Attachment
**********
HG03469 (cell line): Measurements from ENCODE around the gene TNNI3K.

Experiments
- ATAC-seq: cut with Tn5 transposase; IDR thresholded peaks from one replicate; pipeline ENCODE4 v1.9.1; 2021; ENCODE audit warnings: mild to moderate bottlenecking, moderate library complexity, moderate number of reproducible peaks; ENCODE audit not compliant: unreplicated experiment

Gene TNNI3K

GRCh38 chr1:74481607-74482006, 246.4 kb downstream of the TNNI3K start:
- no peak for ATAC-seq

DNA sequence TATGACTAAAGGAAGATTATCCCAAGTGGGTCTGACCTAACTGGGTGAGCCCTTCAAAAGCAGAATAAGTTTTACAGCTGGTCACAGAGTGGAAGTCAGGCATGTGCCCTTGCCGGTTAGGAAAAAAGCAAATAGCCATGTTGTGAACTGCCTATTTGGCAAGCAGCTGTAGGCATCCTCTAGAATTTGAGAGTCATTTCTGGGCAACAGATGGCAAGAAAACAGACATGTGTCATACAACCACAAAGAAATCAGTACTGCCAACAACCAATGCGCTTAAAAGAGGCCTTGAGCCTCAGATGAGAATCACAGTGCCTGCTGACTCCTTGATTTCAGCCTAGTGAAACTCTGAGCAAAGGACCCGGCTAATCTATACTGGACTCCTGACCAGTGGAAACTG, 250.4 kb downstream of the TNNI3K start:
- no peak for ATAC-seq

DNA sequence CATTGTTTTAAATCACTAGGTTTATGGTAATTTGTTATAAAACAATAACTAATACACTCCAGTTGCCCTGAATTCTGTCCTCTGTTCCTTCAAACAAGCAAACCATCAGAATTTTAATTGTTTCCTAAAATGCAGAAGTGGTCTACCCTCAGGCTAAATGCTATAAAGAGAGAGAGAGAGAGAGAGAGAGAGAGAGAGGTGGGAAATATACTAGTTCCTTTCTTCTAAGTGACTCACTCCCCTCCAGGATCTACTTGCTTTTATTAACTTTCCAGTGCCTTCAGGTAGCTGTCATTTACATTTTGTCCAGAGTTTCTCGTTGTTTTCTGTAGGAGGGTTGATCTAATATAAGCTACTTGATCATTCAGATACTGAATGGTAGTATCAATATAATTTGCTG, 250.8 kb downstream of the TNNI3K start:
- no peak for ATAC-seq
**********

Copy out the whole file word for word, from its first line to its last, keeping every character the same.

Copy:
HG03469 (cell line): Measurements from ENCODE around the gene TNNI3K.

Experiments
- ATAC-seq: cut with Tn5 transposase; IDR thresholded peaks from one replicate; pipeline ENCODE4 v1.9.1; 2021; ENCODE audit warnings: mild to moderate bottlenecking, moderate library complexity, moderate number of reproducible peaks; ENCODE audit not compliant: unreplicated experiment

Gene TNNI3K

GRCh38 chr1:74481607-74482006, 246.4 kb downstream of the TNNI3K start:
- no peak for ATAC-seq

DNA sequence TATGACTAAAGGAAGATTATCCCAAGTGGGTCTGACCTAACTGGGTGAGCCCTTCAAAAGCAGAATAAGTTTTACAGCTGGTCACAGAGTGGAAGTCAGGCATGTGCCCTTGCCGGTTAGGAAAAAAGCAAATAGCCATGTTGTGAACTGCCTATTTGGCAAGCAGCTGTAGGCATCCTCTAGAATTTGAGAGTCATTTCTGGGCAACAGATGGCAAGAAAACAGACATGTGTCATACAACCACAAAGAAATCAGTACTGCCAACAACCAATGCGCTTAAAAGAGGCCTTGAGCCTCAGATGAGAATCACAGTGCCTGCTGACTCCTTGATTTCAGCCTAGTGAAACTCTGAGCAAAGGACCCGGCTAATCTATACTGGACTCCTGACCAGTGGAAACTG, 250.4 kb downstream of the TNNI3K start:
- no peak for ATAC-seq

DNA sequence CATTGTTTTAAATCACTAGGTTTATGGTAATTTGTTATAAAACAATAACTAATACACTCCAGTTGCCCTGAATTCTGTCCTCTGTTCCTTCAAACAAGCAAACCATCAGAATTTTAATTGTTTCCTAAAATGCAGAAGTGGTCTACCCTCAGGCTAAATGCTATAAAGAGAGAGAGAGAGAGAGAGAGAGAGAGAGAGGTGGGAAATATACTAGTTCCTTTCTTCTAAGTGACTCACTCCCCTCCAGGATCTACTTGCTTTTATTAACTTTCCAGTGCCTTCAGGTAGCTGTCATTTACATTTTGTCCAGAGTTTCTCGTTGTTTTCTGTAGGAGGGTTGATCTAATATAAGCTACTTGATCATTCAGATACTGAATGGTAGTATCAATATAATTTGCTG, 250.8 kb downstream of the TNNI3K start:
- no peak for ATAC-seq